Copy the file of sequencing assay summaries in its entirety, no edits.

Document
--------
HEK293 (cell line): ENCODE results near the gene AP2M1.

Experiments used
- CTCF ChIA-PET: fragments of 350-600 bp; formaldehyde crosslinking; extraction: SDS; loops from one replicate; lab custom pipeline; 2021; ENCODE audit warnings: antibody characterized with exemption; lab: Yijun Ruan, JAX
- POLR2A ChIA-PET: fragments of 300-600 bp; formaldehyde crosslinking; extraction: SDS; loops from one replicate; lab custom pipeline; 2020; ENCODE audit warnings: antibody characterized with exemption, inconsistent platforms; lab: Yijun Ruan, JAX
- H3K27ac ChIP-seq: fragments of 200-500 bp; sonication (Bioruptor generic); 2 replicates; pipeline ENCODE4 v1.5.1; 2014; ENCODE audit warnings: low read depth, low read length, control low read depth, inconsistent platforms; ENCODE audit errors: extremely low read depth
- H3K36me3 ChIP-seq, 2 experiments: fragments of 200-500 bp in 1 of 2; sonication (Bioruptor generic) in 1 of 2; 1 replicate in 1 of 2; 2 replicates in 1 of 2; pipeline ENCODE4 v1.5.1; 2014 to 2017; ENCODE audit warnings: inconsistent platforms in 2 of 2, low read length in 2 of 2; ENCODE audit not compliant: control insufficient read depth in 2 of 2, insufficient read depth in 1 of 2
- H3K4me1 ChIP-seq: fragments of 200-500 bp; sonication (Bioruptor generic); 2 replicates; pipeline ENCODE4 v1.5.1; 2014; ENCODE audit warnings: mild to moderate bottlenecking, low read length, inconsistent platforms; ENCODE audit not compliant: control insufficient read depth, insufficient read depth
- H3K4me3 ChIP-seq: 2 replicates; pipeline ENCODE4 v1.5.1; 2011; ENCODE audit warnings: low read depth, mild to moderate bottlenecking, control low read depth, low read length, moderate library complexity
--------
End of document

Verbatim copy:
HEK293 (cell line): ENCODE results near the gene AP2M1.

Experiments used
- CTCF ChIA-PET: fragments of 350-600 bp; formaldehyde crosslinking; extraction: SDS; loops from one replicate; lab custom pipeline; 2021; ENCODE audit warnings: antibody characterized with exemption; lab: Yijun Ruan, JAX
- POLR2A ChIA-PET: fragments of 300-600 bp; formaldehyde crosslinking; extraction: SDS; loops from one replicate; lab custom pipeline; 2020; ENCODE audit warnings: antibody characterized with exemption, inconsistent platforms; lab: Yijun Ruan, JAX
- H3K27ac ChIP-seq: fragments of 200-500 bp; sonication (Bioruptor generic); 2 replicates; pipeline ENCODE4 v1.5.1; 2014; ENCODE audit warnings: low read depth, low read length, control low read depth, inconsistent platforms; ENCODE audit errors: extremely low read depth
- H3K36me3 ChIP-seq, 2 experiments: fragments of 200-500 bp in 1 of 2; sonication (Bioruptor generic) in 1 of 2; 1 replicate in 1 of 2; 2 replicates in 1 of 2; pipeline ENCODE4 v1.5.1; 2014 to 2017; ENCODE audit warnings: inconsistent platforms in 2 of 2, low read length in 2 of 2; ENCODE audit not compliant: control insufficient read depth in 2 of 2, insufficient read depth in 1 of 2
- H3K4me1 ChIP-seq: fragments of 200-500 bp; sonication (Bioruptor generic); 2 replicates; pipeline ENCODE4 v1.5.1; 2014; ENCODE audit warnings: mild to moderate bottlenecking, low read length, inconsistent platforms; ENCODE audit not compliant: control insufficient read depth, insufficient read depth
- H3K4me3 ChIP-seq: 2 replicates; pipeline ENCODE4 v1.5.1; 2011; ENCODE audit warnings: low read depth, mild to moderate bottlenecking, control low read depth, low read length, moderate library complexity